Governance, Risk and Compliance Software – Building a Boards Eye View
In today’s dynamic and volatile corporate environment, governance, risk and compliance software (GRC) is more important than they have ever been. Failure in this area carries enormous consequences for company reputations, finances and stability. Scrutiny has never been higher. It is the Board’s responsibility to deliver effective leadership on GRC as well as to demonstrate its commitment to a culture of strong GRC management throughout the organisation. In this way, it sits at the head and the heart of a company’s GRC programme, ensuring that it operates successfully within the bounds of legal and regulatory requirements while adopting an acceptable attitude to risk.
Access to accurate, real-time data on the status of the company’s GRC programme is crucial to allow the Board to provide sufficient challenge and oversight. That’s why many organisations are turning to GRC management software to help deliver critical insights and global business visibility.
Digital Transformation Responding to increasing corporate complexity
Modern business is fast-paced and mercurial. A huge number of industries are undergoing digital transformation and facing disruption from start-up competitors. New organisational structures are created, businesses scale and diversify rapidly, and GRC programmes can struggle to keep up.
At the same time, UK businesses operate in an increasingly complex and risk-intensive environment that extends far beyond the historical priorities of financial and regulatory compliance. Cyberthreats, economic fluctuations, operational factors, and environmental and geopolitical issues must all be incorporated into a risk management framework.
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Accompanying increased risk is a rise in the quantity and complexity of regulations that companies must meet, making compliance itself a risk factor. On top of this is an increasing emphasis on direct accountability for company compliance at Board level, meaning that the Board’s own policies and processes are just as much a part of the overall GRC programme as those of the wider organisation.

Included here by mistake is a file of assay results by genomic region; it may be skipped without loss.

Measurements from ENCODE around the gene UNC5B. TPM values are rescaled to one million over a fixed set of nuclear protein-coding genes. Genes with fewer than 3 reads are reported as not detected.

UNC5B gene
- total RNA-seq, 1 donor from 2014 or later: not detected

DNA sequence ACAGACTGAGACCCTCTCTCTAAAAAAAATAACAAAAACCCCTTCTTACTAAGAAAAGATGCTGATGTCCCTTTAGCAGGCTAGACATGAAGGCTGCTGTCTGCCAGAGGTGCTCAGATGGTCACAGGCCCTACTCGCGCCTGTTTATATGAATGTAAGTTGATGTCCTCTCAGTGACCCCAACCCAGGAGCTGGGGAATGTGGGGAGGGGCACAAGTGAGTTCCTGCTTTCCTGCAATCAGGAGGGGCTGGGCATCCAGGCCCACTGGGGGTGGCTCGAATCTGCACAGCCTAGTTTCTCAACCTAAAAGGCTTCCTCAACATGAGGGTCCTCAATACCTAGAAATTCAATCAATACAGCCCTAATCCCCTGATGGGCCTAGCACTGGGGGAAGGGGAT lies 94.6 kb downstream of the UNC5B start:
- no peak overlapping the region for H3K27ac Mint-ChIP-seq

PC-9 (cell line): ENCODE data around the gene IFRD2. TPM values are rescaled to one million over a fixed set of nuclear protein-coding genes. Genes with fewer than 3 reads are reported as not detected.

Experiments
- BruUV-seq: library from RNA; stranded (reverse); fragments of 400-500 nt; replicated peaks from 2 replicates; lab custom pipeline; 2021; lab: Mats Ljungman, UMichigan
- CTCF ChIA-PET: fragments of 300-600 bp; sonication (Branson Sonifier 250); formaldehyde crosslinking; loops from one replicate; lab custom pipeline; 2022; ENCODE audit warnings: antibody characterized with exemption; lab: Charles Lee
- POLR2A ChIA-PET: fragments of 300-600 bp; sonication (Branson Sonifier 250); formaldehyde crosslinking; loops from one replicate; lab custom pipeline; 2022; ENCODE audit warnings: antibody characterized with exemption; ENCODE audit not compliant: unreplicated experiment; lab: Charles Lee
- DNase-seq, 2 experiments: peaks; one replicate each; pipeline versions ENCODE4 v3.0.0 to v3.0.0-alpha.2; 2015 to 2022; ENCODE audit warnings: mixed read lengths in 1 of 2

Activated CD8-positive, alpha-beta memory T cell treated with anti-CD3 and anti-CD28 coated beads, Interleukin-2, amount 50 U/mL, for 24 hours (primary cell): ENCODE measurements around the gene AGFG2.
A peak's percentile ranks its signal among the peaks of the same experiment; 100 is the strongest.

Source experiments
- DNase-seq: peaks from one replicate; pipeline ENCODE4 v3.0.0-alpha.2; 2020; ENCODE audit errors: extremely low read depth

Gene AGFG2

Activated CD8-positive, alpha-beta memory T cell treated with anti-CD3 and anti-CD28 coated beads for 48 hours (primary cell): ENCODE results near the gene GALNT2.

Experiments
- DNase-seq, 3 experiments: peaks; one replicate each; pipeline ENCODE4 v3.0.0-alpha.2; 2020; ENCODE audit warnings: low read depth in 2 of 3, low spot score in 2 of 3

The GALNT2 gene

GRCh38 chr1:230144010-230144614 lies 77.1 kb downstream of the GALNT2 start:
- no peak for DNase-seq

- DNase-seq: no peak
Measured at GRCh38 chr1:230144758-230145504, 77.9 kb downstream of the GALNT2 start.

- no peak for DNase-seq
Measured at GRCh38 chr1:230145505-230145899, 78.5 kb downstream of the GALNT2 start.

It’s not just domestic laws and regulations that UK businesses need to consider. The scope of the GDPR is just one recent example where regulation in one territory can have far-reaching effects across the globe. For organisations with an international scope, complying with variations in local law is an additional challenge that must be incorporated into their governance, risk and compliance framework.
Most companies use point solutions to manage risk and compliance in different departments. These range in sophistication from the humble spreadsheet to industry-specific, tailor-made software. Each generates a wealth of data and reports on their particular regulatory environment. The challenge is bringing together all of the distributed information and making sense of it at Board level.
In such a complex and data-intensive landscape, it’s impossible to have a holistic view of governance, risk and compliance without seeking support from technology and automation. As analyst company IDC puts it: “As the data footprint for companies continues to grow and new technologies transform industry, a company’s ability to govern, evaluate, understand and report on its operations is necessarily impacted.” Thomas Kimner, head of risk research and quantitative solutions at SAS, underlines the problem in an excellent article on the challenges of GRC, stating: “Many companies are still approaching governance in a piecemeal fashion. They use various siloed technologies and processes with no centralised technology, programme or oversight. This makes it difficult to fully capitalise on their GRC activities.”